Recently we asked for your help in recognizing the work that Class Secretaries do. Here are the responses we’ve received so far. If you’ve got a story that highlights your Class Secretary send it to Anna-Michelle.Shewfelt@rmc.ca.
Class Entering in 1950
Our class of RR’52/RMC’54 entered the Colleges in 1950 as the third class of the post-WWII era. We had Class Presidents but the formal designation of Class Secretary would come many years later.
Our secretary-like activities began as a fund-raising exercise. When some of us were in Korea in 1954 our classmate 3300 Alick Marshall was killed in a tragic RCAF training accident just five weeks after graduation. Alick had been CWC at both RR and RMC. He was as fine a leader as he was a person.
We raised funds to create the “Marshall Memorial Award for Sportsmanship”. The trophy was first awarded in 1956. It has been re-dedicated a few times but it is still being awarded at RMC in spite of having various purposes over the past 63 years.
I began communicating with my classmates regarding this endeavour in October 1955. They were all over the world on military postings and civilian careers but the funds we needed poured in. We were also able to assemble a roster of addresses and a lot of information about our mates, their wives, and their families.
I wrote the first 45 of our Class Newsletters over a period of 12 years. It follows that I will never forget the low-technology distribution process applicable back then.
First I typed the newsletter onto the Mimeograph stencil and made copies using the Mimeograph duplicating machine. (See Wikepdia – Mimeograph). I then had to hand address the envelopes, fold and insert the pages, lick and seal the envelopes, and finally lick and affix postage stamps. My reward came in being the recipient of mail from my mates based around the world.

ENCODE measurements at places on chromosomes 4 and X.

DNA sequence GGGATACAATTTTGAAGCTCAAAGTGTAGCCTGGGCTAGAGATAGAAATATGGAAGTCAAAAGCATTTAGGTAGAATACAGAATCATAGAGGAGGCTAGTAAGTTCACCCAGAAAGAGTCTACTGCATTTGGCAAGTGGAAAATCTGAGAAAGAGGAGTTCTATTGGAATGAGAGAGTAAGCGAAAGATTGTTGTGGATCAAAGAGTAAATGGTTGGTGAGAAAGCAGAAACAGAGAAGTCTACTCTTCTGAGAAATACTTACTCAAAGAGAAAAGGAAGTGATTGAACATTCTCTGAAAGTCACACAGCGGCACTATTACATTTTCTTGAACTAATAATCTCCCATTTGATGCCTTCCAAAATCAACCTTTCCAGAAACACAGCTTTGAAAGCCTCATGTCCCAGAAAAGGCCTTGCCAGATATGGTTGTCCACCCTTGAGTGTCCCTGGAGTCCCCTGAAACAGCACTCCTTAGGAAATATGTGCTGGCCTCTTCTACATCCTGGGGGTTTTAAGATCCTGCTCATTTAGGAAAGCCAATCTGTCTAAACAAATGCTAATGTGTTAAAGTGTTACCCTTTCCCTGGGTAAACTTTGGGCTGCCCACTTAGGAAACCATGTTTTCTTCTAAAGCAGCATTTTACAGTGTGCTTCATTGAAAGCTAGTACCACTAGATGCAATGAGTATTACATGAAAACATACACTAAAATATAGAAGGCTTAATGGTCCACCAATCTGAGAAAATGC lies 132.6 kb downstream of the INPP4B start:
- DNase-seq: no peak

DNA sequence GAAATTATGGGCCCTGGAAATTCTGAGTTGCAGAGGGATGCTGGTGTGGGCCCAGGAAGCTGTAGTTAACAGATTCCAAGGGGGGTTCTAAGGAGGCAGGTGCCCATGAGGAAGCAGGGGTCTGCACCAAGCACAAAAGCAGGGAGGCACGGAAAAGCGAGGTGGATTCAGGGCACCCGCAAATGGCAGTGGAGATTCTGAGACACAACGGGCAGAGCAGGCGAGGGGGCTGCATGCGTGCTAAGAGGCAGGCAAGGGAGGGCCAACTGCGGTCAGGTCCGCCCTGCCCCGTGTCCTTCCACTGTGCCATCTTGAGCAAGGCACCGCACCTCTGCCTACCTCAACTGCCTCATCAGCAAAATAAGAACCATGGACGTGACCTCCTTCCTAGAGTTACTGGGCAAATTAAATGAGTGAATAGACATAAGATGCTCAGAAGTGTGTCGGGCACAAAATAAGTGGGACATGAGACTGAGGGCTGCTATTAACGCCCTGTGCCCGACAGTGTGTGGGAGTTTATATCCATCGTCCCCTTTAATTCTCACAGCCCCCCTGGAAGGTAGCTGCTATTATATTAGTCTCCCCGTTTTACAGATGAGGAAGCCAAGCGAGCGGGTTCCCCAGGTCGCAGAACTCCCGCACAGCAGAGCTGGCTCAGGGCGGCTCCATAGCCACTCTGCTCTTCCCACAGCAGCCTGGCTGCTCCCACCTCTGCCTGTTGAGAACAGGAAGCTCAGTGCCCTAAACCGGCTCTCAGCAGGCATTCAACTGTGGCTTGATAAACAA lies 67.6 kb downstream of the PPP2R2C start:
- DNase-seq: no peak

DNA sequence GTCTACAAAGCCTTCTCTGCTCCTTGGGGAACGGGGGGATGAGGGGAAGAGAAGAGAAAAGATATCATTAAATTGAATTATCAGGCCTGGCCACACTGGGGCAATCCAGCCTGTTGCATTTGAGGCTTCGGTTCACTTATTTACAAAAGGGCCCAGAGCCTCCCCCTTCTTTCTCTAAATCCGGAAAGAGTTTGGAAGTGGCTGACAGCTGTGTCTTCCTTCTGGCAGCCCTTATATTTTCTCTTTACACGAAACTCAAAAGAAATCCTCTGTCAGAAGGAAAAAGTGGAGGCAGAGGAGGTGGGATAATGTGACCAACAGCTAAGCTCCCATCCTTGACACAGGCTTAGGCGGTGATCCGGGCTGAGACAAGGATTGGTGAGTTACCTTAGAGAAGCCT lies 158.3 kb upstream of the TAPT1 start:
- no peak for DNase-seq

Class Secretaries came into being in a more formal way when the RMC Club recognized the need it had for information that was likely available from classes, especially about “lost souls”. The Club needed to keep their records in good order. Class Secretaries could also serve to promote membership in the Club. They were also encouraged to attend the Club’s AGM and provide input on issues.
Our late classmate 3185 Fred Aldworth was our Class Secretary and served us admirably for many years until his passing last year. Fred was somewhat of a champion in this area in terms of maintaining our Class Address List, maintaining our Class Newsletter, dealing with our Class Reunions, and other undefined but helpful tasks that serve to keep us strong and tight as a class and as classmates.
3201 Austen (Aus) Cambon
Class Secretary, Class of RR’52/RMC’54
Class of 1984
I have been our Class Secretary for about the past 20 years. I have to admit that I have thoroughly enjoyed it. I am not ashamed to admit that each of my classmates has become very important to me. They were all part of my life during some very formative years. And now, as we find ourselves getting older, that connection becomes even more important.
Of course, the ability to use Facebook as a communication tool has helped us stay in touch, and to share those milestones of our lives, such as births, careers, marriages, adventures, becoming grandparents, meeting up with classmates just because, and even deaths at times. Recently though, our class has hit a huge milestone when one of our classmates, Kate Armstrong, published her first book whose subject was her experiences as the first woman cadet at RMC as part of the 32 women who joined RMC in 1980. We couldn’t be prouder of her.
14559 Steven Gable
Class of 1984 Secretary